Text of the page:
Updated: Jan 30, 2020
This is part 4 in a series of articles entitled Too Busy for a Real Vacation? Streamline Work and Buy Time for YOU. The articles discuss habit changes and strategic projects designed to equip you to maximize your working time.
What is deep work?
Deep work is the ability to focus without distraction on a cognitively demanding task. - Cal Newport, Deep Work
In my last article, we explored how discerning what parts of the day we are best suited for deep, focused work can help us to make consistent and meaningful progress in our practice/project/business goals. We discovered that such structure can actually help us to see measurable progress and to be more flexible with our remaining time.
Here, we’ll discuss TWO THINGS that will help you to remove distractions... so that you can develop and use your deep work superpower:
Allow yourself to “pause” the other important things in your life
Schedule your emails, small tasks, & texting time
Once you know what your productive blocks are (a.k.a. anchor points), make the most of your time. Protect those important tasks! Doing so will also help you protect your time away from them, because you will have the peace of mind that allows you to fully shift gears and be fully present with whatever you are doing.
1. Allow yourself to “pause” the other important things in your life.
You’ll actually get more done if you focus on one thing at a time. Don’t allow yourself to check emails or texts or bounce in and out of social media sites.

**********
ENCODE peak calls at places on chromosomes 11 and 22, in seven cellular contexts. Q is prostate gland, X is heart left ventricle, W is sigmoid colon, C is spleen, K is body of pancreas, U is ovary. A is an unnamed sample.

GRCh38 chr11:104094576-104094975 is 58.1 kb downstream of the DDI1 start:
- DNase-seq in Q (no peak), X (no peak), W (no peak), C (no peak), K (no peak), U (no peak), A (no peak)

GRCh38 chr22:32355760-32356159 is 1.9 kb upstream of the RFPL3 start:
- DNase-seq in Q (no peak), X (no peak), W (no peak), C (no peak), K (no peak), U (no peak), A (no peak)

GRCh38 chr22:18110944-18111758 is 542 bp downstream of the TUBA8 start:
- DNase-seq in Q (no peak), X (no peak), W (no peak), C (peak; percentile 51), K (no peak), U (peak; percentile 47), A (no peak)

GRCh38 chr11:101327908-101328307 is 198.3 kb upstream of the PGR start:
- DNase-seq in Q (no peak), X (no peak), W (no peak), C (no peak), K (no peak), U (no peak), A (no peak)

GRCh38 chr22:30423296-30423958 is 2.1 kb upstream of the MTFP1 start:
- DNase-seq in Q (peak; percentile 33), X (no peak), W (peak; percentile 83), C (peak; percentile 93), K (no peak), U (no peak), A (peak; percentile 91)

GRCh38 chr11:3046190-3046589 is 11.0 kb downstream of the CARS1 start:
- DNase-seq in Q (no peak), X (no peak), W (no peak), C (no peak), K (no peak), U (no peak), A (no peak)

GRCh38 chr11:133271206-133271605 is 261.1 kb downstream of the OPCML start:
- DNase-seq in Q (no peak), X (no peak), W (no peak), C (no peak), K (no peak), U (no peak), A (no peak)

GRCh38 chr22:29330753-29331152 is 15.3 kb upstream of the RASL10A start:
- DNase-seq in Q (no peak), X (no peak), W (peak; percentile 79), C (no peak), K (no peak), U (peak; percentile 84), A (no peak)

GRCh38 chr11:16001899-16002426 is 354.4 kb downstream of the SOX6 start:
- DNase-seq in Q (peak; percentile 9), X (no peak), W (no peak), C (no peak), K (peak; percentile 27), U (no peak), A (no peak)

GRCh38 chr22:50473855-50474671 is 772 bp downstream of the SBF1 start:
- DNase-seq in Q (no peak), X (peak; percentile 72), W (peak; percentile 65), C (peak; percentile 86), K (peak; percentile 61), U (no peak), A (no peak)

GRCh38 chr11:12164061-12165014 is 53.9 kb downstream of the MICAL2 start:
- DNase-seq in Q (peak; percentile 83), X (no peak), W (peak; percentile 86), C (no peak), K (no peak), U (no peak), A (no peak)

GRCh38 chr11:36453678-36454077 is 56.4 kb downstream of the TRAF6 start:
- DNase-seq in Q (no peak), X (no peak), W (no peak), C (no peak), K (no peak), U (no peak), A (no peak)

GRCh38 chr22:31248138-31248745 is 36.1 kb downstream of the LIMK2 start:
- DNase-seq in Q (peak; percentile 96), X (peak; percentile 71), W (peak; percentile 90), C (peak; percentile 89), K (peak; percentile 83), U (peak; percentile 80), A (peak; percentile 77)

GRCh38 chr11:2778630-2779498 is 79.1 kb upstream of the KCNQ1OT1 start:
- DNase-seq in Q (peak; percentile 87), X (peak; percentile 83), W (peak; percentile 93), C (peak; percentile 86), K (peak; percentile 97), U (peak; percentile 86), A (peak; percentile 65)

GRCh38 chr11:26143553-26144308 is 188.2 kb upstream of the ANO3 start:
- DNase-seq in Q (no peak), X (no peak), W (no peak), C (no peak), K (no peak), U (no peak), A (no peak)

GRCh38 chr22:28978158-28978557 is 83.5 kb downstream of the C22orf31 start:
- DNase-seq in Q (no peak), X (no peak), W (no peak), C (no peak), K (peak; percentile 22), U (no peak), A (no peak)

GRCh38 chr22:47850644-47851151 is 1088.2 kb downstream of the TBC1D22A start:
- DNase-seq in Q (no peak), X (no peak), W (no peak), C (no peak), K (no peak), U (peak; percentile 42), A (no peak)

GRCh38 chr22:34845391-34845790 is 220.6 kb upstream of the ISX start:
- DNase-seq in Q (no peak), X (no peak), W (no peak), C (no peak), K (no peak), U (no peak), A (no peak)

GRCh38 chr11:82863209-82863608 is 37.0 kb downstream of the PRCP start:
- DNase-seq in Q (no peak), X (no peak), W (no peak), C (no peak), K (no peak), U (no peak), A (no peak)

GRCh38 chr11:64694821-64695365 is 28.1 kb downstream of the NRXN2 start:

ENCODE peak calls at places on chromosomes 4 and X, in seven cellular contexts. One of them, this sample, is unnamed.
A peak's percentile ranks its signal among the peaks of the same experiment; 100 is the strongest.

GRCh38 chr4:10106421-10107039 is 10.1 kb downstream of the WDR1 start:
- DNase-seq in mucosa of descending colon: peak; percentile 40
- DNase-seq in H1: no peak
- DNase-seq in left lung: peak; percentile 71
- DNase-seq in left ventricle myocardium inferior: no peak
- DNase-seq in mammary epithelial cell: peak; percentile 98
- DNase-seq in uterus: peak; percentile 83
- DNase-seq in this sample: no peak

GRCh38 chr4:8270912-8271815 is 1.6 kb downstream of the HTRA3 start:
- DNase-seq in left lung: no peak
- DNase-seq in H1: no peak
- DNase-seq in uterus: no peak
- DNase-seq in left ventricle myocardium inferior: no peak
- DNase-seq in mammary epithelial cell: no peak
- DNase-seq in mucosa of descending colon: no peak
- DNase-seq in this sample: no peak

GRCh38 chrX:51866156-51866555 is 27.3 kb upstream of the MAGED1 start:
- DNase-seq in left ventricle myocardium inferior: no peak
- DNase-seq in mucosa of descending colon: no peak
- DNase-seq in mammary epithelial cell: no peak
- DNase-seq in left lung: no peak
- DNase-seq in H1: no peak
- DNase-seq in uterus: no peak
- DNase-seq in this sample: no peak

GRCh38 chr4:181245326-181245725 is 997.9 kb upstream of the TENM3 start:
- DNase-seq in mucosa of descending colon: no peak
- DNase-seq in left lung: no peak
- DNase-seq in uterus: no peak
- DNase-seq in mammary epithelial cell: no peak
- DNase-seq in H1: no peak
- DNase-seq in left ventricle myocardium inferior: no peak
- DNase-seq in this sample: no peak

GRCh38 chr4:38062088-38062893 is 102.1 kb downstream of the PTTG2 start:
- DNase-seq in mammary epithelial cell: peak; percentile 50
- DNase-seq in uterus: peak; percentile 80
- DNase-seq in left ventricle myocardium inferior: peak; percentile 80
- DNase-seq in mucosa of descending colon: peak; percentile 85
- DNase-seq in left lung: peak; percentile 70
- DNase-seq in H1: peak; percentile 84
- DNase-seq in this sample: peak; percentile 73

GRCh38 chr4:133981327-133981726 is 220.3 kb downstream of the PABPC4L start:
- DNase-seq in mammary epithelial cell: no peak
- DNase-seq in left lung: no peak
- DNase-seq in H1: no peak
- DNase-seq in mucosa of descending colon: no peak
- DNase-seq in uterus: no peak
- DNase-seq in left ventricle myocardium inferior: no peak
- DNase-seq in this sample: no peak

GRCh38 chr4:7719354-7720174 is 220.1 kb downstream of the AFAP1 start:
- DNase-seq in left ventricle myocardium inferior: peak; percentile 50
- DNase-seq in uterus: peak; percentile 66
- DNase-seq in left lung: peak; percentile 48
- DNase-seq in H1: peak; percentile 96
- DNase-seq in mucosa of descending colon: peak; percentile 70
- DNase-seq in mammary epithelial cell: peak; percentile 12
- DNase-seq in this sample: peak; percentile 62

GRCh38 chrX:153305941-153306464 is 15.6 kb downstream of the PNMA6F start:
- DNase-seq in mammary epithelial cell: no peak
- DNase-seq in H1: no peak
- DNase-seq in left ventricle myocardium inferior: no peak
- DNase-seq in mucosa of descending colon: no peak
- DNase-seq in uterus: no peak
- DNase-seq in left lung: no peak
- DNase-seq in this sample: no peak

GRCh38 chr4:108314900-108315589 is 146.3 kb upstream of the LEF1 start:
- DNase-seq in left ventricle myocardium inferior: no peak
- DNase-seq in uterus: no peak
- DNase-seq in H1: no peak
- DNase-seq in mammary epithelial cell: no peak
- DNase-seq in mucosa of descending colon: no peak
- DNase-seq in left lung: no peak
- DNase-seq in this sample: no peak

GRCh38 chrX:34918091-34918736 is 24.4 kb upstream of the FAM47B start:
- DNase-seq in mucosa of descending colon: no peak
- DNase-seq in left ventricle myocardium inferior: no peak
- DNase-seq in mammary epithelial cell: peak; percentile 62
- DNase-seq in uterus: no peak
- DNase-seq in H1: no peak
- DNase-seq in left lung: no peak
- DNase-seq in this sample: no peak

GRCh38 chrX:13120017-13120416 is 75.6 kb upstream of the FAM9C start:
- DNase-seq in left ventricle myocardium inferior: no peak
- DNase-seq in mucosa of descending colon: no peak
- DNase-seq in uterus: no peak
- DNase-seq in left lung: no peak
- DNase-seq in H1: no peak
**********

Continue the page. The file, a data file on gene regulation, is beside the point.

In Deep Work, Cal Newport points out that it takes 20 minutes to get refocused after each distraction, which is costly both to the depth of work we accomplish, and our overall productivity declines by 40%!
“Every time you switch your attention from one target to another and then back again, there’s a cost..."
“Every time you switch your attention from one target to another and then back again, there’s a cost. This switching creates an effect that psychologists call attention residue, which can reduce your cognitive capacity for a non-trivial amount of time before it clears. If you constantly make “quick checks” of various devices and inboxes, you essentially keep yourself in a state of persistent attention residue, which is a terrible idea if you’re someone who uses your brain to make a living.” (In his interview with NYT columnist Tim Herrerra: How to Actually, Truly Focus on What You’re Doing.)
2. Schedule your emails, small tasks, & texting time
Seriously… consider NOT starting your day with emails! They can derail even the best of plans because half of the battle is mindset. Do you want to go into the most important part of your workday distracted by a million little things? Or can they wait a few hours until a time in the day that is less costly to your productivity?
Scheduling your email time and other smaller tasks will allow you to maintain focus on your big task because you know when you’ll be able to switch gears. If this idea is new, or you simply can’t imagine going without checking in on a device, then consider starting small. Set a timer for 5, 10, or 30 minutes and work at a single task without interruption during that time. After the timer goes off, you can either check your device or choose to continue your task.
Repeating this method and lengthening the time can help you to strengthen your resolve to stay all-in on a single task (because we already know that as a musician you already have the skill of focus), and your capacity for long stretches of deep work will increase over time.
If you haven’t already signed up for BackstageForum, I recommend you do that here so that you can get first-dibs access to the resources in this series.
READ ON >>> Habit Changes: Be a Time Mercenary